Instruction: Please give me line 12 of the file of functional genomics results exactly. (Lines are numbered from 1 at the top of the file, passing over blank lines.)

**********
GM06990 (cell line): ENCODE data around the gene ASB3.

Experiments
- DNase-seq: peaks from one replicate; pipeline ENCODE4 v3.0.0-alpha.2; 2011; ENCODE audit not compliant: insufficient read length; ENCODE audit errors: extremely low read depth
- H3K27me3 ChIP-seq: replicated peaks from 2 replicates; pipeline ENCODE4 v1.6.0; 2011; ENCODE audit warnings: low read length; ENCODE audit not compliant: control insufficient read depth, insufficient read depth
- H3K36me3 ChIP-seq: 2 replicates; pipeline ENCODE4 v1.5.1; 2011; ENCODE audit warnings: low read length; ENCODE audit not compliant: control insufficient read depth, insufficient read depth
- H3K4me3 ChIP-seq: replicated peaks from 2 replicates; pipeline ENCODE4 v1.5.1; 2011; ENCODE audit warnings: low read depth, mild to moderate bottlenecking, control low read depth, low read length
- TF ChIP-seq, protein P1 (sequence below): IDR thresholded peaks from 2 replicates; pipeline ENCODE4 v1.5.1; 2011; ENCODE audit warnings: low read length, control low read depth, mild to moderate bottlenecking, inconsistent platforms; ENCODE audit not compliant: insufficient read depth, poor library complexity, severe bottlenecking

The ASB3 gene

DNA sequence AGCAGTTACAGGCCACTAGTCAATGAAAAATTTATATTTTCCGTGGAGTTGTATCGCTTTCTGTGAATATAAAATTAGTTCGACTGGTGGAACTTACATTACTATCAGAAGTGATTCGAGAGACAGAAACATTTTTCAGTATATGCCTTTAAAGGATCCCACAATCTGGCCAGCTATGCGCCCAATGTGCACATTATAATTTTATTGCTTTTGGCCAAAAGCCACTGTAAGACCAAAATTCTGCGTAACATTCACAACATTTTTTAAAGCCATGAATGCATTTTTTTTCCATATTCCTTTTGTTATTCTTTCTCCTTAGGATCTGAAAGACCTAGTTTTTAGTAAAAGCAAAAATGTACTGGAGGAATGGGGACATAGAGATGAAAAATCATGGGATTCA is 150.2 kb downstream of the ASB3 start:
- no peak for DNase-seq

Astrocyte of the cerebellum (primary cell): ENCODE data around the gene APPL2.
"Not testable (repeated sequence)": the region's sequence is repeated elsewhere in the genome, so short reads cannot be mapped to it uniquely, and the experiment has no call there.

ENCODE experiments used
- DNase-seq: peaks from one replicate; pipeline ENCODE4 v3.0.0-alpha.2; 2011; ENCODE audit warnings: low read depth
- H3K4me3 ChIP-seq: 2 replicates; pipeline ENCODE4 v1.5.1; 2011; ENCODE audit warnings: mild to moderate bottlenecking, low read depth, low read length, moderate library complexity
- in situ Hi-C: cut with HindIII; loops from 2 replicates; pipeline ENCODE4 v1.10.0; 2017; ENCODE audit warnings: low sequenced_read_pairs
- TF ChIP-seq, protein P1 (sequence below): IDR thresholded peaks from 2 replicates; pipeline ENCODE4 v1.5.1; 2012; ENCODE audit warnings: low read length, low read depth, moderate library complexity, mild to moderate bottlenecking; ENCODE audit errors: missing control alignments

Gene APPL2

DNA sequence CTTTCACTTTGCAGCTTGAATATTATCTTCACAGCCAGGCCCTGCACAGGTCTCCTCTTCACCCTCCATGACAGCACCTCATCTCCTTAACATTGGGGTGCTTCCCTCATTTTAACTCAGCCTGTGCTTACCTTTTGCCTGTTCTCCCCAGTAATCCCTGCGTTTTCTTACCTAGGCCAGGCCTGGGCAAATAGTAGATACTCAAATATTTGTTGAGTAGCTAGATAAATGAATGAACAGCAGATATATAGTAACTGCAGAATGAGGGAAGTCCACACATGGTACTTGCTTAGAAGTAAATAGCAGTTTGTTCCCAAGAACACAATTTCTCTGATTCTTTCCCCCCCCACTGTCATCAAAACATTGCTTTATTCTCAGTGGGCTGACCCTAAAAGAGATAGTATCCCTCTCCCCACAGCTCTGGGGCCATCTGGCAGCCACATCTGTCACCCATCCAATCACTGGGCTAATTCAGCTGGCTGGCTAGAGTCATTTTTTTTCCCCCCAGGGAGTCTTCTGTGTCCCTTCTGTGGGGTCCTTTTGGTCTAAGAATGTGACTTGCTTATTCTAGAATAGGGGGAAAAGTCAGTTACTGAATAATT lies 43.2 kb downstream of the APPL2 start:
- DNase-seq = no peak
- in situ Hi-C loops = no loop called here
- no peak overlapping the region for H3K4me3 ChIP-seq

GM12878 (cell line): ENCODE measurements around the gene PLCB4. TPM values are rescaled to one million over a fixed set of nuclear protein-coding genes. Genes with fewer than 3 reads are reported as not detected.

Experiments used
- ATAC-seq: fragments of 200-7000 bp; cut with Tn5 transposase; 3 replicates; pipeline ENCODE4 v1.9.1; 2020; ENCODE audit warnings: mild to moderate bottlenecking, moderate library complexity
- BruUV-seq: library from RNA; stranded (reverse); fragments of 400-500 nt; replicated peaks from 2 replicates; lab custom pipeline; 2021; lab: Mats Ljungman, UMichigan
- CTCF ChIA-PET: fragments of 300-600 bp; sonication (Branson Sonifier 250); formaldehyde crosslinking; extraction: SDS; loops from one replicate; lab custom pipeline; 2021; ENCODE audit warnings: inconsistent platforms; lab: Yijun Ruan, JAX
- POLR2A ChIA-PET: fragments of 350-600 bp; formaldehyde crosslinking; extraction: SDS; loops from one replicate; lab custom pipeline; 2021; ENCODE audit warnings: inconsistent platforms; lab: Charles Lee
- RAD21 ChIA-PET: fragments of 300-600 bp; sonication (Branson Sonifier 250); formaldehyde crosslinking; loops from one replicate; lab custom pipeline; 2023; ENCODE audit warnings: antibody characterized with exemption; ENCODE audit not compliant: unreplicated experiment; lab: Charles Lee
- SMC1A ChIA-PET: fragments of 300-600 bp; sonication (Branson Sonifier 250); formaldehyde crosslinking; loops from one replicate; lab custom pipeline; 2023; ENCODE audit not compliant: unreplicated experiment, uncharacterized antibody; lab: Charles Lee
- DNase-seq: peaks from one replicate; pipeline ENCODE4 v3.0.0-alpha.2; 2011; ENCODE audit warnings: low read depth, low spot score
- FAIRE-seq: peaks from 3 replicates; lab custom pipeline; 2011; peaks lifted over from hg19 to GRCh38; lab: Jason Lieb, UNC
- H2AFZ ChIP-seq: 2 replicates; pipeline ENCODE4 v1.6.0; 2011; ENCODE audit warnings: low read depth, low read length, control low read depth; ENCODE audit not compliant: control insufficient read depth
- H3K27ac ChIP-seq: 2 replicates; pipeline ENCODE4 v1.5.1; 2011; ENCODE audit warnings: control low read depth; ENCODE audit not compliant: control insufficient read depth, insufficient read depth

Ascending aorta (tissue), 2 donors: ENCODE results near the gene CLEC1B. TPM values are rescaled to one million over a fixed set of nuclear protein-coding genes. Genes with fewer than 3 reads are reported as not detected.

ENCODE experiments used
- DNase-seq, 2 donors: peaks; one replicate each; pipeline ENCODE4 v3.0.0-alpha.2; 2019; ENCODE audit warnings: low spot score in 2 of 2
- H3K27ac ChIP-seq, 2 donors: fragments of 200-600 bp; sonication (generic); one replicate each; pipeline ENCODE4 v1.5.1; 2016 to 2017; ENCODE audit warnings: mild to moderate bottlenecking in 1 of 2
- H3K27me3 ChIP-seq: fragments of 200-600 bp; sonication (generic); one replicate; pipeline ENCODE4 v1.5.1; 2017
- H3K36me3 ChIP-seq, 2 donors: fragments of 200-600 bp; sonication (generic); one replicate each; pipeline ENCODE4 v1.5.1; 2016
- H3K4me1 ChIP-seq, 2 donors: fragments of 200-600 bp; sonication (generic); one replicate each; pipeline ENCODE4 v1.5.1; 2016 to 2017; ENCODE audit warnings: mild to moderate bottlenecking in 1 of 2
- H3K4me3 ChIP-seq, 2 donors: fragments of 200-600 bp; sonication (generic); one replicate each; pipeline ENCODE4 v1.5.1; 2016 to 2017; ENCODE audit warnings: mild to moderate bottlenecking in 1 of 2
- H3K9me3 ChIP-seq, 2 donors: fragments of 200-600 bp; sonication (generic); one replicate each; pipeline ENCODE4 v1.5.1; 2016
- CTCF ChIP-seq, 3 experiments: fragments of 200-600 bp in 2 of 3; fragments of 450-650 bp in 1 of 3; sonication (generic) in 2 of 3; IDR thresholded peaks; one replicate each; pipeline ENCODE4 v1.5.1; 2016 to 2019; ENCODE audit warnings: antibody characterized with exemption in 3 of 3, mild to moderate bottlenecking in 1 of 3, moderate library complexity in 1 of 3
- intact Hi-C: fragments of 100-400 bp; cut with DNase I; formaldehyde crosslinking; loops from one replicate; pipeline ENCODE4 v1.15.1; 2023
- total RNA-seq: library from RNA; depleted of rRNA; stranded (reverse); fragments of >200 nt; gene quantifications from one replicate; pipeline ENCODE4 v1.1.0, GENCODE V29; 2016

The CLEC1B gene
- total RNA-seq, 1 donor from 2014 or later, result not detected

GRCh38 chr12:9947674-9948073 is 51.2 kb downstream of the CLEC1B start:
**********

"Not testable (repeated sequence)": the region's sequence is repeated elsewhere in the genome, so short reads cannot be mapped to it uniquely, and the experiment has no call there.